ISBN-10:
0073108405
ISBN-13:
9780073108407
Pub. Date:
12/24/2004
Publisher:
McGraw-Hill Companies, The
Annual Editions: Anthropology 05/06 / Edition 28

Annual Editions: Anthropology 05/06 / Edition 28

by Elvio Angeloni

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Product Details

ISBN-13: 9780073108407
Publisher: McGraw-Hill Companies, The
Publication date: 12/24/2004
Edition description: Older Edition
Pages: 240
Product dimensions: 8.20(w) x 10.70(h) x 0.60(d)

Table of Contents

UNIT 1. Anthropological Perspectives
1. Doing Fieldwork Among the Yanomamö, Napoleon A. Chagnon, Yanomamö: The Fierce People, Holt, Rinehart, and Winston, 1992
Although an anthropologist's first field experience may involve culture shock, Napoleon Chagnon reports that the long process of participant observation may transform personal hardship and frustration into confident understanding of exotic cultural patterns.

2. Doctor, Lawyer, Indian Chief, Richard Kurin, Natural History, November 1980
In transforming an anthropologist into one of their own, villagers of Punjab say, “You never really know who a man is until you know who his grandfather and his ancestors were.” In this way, Richard Kurin finds, selecting a village for fieldwork is a matter of mutual acceptance and mutual economic benefit.

3. Eating Christmas in the Kalahari, Richard Borshay Lee, Natural History, December 1969
Anthropologist Richard Borshay Lee gives an account of the misunderstanding and confusion that often accompany the cross-cultural experience. In this case, he violated a basic principle of the !Kung Bushmen's social relations—food sharing.

4. Coping with Culture Clash, Anver Versi, African Business, May 2002
The inability to understand someone else's business culture has cost multinationals so much that many have now put culture awareness at the top of their management agenda. Africa is probably where the culture clash stakes are the highest.

UNIT 2. Culture and Communication
5. Fighting for Our Lives, Deborah Tannen, The Argument Culture, Random House, 1998
In America today, there seems to be a pervasive warlike tone to public dialogue. The prevailing belief is that there are only two sides to an issue and opposition leads to truth. Often, however, an issue is more like a crystal, with many sides, and the truth is in the complex middle, not in the oversimplified extremes.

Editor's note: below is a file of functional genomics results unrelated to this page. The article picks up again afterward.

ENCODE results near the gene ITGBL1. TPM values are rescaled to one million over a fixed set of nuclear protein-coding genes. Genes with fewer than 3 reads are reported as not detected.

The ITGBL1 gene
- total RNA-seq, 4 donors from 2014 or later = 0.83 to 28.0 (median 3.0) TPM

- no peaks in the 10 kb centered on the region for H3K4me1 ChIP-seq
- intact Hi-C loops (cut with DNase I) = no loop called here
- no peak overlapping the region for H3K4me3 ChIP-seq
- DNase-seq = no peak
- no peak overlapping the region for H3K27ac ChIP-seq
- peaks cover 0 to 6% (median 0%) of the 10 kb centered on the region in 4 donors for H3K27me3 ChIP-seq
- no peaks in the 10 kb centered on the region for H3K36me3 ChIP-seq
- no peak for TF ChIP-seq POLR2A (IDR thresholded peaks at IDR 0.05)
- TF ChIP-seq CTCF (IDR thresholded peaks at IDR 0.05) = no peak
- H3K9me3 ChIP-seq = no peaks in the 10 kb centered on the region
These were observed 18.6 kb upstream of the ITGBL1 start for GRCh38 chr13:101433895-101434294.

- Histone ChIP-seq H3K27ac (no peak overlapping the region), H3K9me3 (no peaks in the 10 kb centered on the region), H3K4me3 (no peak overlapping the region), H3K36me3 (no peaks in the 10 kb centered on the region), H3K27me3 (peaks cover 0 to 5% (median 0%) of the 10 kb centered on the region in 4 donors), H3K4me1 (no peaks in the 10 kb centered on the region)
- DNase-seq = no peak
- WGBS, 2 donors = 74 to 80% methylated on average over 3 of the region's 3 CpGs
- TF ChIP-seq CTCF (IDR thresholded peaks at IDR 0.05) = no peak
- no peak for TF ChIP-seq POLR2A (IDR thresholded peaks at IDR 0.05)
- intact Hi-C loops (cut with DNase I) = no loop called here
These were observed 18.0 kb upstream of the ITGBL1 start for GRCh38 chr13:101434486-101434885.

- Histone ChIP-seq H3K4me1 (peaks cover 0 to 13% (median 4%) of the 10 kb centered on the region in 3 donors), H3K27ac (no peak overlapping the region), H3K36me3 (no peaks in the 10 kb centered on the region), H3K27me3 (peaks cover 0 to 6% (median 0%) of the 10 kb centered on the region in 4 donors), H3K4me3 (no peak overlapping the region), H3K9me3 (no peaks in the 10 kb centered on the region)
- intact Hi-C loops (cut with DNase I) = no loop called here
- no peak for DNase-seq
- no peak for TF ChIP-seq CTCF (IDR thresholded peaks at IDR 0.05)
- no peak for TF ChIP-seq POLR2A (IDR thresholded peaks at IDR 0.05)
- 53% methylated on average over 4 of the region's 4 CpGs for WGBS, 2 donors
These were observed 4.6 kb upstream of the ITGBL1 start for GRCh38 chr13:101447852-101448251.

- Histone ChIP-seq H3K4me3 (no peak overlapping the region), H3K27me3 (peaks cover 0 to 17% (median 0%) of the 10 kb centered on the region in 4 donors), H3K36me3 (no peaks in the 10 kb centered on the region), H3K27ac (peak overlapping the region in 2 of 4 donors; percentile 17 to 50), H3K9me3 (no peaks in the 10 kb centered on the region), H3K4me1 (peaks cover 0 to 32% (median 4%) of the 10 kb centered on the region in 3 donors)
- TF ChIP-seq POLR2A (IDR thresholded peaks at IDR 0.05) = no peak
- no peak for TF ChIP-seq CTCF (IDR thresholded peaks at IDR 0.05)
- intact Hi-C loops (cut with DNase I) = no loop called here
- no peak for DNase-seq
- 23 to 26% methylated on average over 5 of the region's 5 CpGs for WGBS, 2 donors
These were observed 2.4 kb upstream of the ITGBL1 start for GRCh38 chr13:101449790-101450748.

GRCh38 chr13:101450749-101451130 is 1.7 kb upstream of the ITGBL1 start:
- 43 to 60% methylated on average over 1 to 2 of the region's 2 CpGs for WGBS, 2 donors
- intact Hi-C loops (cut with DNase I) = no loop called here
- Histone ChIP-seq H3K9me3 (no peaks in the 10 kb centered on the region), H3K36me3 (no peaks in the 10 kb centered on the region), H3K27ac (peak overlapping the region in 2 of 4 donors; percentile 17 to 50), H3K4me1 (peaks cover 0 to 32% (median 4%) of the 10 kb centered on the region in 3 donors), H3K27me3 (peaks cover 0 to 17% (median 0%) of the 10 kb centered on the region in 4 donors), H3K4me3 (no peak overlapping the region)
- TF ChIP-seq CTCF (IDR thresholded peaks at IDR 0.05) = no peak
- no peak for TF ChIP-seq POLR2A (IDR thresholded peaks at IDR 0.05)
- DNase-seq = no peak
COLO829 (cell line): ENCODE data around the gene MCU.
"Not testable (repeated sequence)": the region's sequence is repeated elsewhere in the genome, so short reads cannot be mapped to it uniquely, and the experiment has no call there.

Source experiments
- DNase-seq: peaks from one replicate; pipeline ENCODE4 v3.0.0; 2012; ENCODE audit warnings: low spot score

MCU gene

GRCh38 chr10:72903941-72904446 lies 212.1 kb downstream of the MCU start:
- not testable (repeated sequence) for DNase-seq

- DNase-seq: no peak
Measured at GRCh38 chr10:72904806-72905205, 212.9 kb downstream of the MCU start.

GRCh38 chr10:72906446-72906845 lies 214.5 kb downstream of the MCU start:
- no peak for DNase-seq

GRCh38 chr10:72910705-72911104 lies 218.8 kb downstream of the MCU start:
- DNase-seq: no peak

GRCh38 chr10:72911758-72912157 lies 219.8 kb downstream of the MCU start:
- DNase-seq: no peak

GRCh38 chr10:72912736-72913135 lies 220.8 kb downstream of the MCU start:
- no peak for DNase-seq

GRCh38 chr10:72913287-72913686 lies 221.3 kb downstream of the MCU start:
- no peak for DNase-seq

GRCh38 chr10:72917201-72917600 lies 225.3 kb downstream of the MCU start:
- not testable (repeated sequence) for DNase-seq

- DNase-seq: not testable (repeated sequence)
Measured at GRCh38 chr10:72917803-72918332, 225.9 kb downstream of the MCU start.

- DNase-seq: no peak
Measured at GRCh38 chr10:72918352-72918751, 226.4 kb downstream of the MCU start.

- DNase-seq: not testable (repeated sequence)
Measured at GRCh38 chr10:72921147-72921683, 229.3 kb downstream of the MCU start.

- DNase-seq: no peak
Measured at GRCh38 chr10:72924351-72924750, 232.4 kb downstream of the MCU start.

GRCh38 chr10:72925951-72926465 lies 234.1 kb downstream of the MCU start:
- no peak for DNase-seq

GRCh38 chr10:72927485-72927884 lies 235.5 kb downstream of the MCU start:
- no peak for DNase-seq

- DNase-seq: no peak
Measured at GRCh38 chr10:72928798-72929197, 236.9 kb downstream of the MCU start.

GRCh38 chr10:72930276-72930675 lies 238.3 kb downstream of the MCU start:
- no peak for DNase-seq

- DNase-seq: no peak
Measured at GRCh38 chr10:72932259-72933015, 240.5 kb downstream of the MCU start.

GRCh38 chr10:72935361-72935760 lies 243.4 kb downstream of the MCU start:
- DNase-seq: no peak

6. “I Can't Even Open My Mouth”, Deborah Tannen, from I Only Say This Because I Love You, Random House, 2001
Since family members have a long, shared history, what they say in conversation—the messages—combine with meanings gleaned from past memories—the metamessages. The metamessages are formed from context—the way something is said, who is saying it, or the very fact that it is said at all.

7. Shakespeare in the Bush, Laura Bohannan, Natural History, August/September 1966
It is often claimed that great literature has cross-cultural significance. In this classic article, Laura Bohannan describes the difficulties she encountered and the lessons she learned as she attempted to relate the story of Hamlet to the Tiv of West Africa in their own language.

8. Body Art As Visual Language, Enid Schildkrout, Museum of Natural History Publication for Educators, Winter 2001
As a visual language, body art involves shared symbols, myths and social values. Whether as an expression of individuality or group identity, it says something about who we are and what we want to become.

UNIT 3. The Organization of Society and Culture
9. Understanding Eskimo Science, Richard Nelson, Audubon, September/October 1993
The traditional hunters' insights into the world of nature may be different, but they are as extensive and profound as those of modern science.